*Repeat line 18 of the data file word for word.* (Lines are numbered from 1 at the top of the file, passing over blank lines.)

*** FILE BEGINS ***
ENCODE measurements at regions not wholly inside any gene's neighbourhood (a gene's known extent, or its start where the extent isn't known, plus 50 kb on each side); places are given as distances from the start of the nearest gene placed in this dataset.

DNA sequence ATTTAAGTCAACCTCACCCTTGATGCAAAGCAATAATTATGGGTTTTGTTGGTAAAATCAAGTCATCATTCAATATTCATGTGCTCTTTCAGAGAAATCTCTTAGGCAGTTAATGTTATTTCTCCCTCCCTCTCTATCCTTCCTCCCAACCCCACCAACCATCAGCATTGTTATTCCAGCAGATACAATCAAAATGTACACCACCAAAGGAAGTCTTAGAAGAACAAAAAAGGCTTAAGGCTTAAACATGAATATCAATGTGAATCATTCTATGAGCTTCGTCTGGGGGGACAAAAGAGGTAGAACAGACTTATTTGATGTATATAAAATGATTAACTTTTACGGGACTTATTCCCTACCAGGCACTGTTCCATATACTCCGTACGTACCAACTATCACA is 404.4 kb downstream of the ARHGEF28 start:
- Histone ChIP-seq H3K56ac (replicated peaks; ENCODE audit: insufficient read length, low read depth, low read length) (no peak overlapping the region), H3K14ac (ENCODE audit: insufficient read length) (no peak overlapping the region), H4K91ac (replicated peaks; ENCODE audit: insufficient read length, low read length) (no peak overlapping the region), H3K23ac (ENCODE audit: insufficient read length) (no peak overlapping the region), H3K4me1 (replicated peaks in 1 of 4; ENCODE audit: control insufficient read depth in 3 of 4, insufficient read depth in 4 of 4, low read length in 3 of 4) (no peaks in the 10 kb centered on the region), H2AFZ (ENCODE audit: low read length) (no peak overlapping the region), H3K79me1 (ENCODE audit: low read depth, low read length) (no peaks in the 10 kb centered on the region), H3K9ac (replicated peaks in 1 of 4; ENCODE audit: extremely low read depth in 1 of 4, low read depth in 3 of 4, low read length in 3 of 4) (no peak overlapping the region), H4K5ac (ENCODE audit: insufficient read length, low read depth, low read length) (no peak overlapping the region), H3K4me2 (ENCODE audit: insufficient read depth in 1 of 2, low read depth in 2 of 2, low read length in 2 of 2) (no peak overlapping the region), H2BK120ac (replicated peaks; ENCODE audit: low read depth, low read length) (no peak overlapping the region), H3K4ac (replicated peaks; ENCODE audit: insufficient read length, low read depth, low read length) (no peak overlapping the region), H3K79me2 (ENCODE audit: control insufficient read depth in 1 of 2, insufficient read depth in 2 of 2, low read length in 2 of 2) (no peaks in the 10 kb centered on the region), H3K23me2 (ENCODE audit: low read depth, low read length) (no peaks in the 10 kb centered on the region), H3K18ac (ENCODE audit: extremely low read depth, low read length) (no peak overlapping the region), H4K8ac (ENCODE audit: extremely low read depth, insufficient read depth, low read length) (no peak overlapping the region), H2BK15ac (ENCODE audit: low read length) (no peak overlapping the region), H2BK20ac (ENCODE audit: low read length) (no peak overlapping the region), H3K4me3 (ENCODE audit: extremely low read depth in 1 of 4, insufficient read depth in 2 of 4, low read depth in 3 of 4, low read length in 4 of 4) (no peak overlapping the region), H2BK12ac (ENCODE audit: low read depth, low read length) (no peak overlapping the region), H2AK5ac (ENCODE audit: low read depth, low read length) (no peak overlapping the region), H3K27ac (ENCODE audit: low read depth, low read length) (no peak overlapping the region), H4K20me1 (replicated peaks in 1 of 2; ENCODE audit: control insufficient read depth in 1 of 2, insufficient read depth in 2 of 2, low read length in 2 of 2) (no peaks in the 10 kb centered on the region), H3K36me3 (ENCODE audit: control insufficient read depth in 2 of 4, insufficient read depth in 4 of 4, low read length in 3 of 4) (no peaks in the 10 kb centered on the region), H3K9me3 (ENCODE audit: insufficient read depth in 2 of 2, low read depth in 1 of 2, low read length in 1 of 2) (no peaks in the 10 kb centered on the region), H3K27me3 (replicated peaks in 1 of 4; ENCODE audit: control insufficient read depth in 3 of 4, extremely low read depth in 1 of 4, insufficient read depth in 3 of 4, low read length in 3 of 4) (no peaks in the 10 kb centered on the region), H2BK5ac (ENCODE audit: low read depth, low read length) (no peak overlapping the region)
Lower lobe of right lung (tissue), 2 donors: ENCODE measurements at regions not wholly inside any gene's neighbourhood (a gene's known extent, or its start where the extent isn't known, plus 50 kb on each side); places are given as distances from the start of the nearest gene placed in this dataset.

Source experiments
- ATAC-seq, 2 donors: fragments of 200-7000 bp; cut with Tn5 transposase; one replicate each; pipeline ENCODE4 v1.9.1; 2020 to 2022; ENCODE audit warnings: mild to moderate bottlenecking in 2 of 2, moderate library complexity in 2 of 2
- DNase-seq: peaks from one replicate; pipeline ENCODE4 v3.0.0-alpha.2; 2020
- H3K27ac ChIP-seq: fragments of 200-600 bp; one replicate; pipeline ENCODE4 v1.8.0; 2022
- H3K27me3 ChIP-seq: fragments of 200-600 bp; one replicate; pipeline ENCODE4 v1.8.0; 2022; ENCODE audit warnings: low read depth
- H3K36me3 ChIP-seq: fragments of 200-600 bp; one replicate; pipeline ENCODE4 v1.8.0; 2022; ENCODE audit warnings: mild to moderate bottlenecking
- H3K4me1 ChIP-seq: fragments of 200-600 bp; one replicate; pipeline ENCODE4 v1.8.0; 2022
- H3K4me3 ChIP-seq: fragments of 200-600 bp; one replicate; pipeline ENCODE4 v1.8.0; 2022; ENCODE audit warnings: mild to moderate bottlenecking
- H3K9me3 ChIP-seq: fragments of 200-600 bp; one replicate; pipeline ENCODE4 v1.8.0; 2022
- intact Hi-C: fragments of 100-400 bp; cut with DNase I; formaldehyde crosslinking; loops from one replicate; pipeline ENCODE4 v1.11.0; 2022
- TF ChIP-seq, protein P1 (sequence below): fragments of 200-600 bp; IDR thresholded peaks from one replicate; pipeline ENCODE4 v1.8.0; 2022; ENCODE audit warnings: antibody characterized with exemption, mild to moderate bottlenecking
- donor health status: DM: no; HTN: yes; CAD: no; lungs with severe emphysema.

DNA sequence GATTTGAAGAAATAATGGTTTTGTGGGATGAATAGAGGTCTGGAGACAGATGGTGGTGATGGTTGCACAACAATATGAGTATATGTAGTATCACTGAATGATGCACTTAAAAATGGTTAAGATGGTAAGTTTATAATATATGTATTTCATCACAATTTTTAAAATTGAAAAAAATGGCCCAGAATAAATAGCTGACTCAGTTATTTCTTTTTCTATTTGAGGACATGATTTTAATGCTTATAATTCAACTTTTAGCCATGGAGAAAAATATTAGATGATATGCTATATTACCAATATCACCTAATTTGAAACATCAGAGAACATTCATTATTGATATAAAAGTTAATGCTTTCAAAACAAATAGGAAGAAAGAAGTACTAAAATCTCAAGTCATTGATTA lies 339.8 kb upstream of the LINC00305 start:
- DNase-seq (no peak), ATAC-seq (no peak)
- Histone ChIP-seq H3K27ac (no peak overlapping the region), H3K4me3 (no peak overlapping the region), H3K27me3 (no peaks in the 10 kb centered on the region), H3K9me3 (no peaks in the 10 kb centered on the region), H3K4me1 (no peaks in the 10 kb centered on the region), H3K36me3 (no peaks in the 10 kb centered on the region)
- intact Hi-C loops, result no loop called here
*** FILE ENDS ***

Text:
- DNase-seq (no peak), ATAC-seq (no peak)